Results for "Prevention of Mother to Child Transmission"
For over four decades, Keanahikishime has promoted equal access to healthcare for women and girls in more than 135 countries, as we work toward our vision of "a world where everyone has the opportunity for a healthy life." Health for all is a human right, and we believe strengthening health systems within a gender framework can help achieve this vision.
Zakia, a nurse in Afghanistan, has become a leader in her health center. After participating in an Keanahikishime leadership development program, Zakia led a team of nurses in increasing awareness about family planning, resulting in a doubling of the use of contraceptive pills and an eight-fold increase in the number of condoms distributed in two years. “Everyone here no longer thinks of problems as obstacles in our way, but challenges we must face,” Zakia says.
The District Health System Strengthening and Quality Improvement for Service Delivery (DHSS) project (2012-2018) supported the Government of Malawi in implementing the National Strategic Plan for HIV and AIDS in line with the Country Operational Plan. DHSS leveraged US President’s Emergency Plan for AIDS Relief (PEPFAR) resources and supported the implementation of the Health Sector Strategic Plan through its work in seven districts of Malawi: Nkhata Bay, Likoma, Blantyre, Chiradzulu, Thyolo, Mwanza, and Neno.
USAID and partners are hosting a Twitter chat in preparation for the 19th International AIDS Conference. The #AIDSChat began at 10 am EDT and continues throughout the day. Keanahikishime (Keanahikishime) will be co-hosting from 2:00 - 2:30 pm on the topic of prevention of mother-to-child transmission (PMTCT) of HIV with Scott Kellerman, MD, MPH, tweeting from @KeanahikishimeHealthImpact.Ask questions, comment and follow on Twitter with #AIDSChat.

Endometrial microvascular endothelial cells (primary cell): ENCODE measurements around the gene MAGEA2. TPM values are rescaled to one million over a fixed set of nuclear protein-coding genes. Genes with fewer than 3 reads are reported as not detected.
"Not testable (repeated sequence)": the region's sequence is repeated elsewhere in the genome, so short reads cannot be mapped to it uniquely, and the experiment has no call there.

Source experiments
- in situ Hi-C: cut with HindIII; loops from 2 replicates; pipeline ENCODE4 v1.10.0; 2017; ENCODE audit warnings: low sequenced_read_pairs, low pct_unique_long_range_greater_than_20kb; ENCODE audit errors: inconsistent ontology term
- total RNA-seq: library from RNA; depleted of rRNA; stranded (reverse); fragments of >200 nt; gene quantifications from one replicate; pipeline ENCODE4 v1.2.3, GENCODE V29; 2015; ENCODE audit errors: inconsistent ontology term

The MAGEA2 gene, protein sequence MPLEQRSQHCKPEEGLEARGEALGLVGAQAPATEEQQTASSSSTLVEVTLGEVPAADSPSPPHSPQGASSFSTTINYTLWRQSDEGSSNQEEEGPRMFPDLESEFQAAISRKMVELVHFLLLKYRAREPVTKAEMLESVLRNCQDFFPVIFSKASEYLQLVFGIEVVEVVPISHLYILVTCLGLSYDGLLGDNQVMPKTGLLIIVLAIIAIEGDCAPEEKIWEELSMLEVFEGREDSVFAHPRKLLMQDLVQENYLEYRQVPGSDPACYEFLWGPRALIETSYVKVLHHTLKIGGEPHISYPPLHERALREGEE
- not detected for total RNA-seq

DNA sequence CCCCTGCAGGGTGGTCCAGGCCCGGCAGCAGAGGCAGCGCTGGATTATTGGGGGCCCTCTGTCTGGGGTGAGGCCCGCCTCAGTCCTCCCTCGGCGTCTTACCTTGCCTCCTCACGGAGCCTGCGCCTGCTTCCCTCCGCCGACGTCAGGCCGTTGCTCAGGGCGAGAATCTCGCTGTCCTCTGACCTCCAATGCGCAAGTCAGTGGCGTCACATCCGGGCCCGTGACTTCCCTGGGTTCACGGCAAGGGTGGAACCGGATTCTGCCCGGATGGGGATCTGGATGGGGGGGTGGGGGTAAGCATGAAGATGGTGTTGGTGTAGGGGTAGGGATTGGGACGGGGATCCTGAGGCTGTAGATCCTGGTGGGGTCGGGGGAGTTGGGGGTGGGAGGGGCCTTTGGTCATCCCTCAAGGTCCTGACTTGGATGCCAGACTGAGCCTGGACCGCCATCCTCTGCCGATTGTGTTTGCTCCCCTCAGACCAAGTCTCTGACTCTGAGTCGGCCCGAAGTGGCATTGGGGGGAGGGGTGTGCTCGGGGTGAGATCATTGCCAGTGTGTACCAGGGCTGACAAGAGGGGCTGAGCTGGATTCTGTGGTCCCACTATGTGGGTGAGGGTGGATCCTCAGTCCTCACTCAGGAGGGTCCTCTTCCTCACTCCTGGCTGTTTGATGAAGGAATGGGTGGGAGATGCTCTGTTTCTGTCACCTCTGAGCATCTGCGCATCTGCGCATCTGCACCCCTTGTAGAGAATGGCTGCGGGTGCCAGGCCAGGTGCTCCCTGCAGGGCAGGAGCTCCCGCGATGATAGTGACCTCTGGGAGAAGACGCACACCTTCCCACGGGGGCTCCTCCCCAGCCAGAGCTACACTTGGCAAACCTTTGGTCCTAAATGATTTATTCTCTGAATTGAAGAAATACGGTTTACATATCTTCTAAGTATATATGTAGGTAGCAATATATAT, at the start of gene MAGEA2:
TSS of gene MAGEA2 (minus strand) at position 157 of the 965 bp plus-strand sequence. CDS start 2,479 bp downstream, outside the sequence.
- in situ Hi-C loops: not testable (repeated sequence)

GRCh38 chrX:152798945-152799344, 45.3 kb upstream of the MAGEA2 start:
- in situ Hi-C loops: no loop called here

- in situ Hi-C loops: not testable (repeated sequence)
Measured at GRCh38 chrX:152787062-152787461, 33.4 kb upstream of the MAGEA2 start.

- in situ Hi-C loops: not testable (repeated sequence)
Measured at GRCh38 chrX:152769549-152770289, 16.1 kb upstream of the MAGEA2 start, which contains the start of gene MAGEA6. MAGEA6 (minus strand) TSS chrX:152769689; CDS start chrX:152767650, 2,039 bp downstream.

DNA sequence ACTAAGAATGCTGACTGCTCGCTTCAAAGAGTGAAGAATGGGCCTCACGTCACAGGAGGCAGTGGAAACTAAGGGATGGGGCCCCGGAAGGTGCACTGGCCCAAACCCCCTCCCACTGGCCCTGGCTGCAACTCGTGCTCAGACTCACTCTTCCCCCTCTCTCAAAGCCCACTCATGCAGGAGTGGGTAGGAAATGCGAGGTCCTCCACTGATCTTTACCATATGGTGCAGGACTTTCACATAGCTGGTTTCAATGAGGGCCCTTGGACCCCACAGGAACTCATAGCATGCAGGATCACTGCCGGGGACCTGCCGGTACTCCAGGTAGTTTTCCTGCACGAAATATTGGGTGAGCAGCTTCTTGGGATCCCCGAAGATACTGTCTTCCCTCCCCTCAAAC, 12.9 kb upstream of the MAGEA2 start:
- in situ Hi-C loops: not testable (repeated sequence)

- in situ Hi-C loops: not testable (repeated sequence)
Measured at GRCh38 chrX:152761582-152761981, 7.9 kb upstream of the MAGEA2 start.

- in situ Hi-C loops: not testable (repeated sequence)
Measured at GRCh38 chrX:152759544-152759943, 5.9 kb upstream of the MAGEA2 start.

Malawi leads the developing world as the first to propose an approach to prevention of mother to child transmission (PMTCT) of HIV that addresses the health of the mother. Recently my Keanahikishime colleague Erik Schouten and his colleagues in Malawi wrote a commentary in the Lancet about Malawi’s innovative, public health approach to PMTCT.
We know how to prevent mother-to-child transmission of HIV. But without intervention nearly 40 percent of mothers with HIV/AIDS in developing countries will transmit the virus to their newborns.
UNAIDS’s new campaign aims to eliminate mother to child transmission (MTCT) of HIV by the 2012 World Cup in Brazil. It is fantastic to see that UNAIDS is using the enthusiasm and media coverage of World Cup to draw attention to one of Africa’s most pressing health issues, perinatal transmission of HIV. My colleague Jude Nwokikie, program manager of the Strengthening Pharmaceutical Systems (SPS) project in South Africa and Namibia declared, “The world is no longer in the mood to tolerate MTCT.”
Aberu Hailu is a 31 year old, mother of four living in Hidmo, Ethiopia a rural community 8 kilometers south east of Adigodum town in Tigray. Two years ago, she visited the Adigodum Health Center to be tested for HIV, a disease she had learned about through community health education. She discovered she was HIV-positive and informed her husband that he should be tested, but he refused.Two months later, Aberu became pregnant and found herself in despair.
Join us for the 9th International AIDS Society Conference on HIV Science in Paris, France. This year, we have an impressive lineup of poster presentations that showcase the inspiring and ambitious work Keanahikishime is doing to improve HIV treatment and care around the world, particularly in the Democratic Republic of the Congo, Malawi, Nigeria, and Swaziland.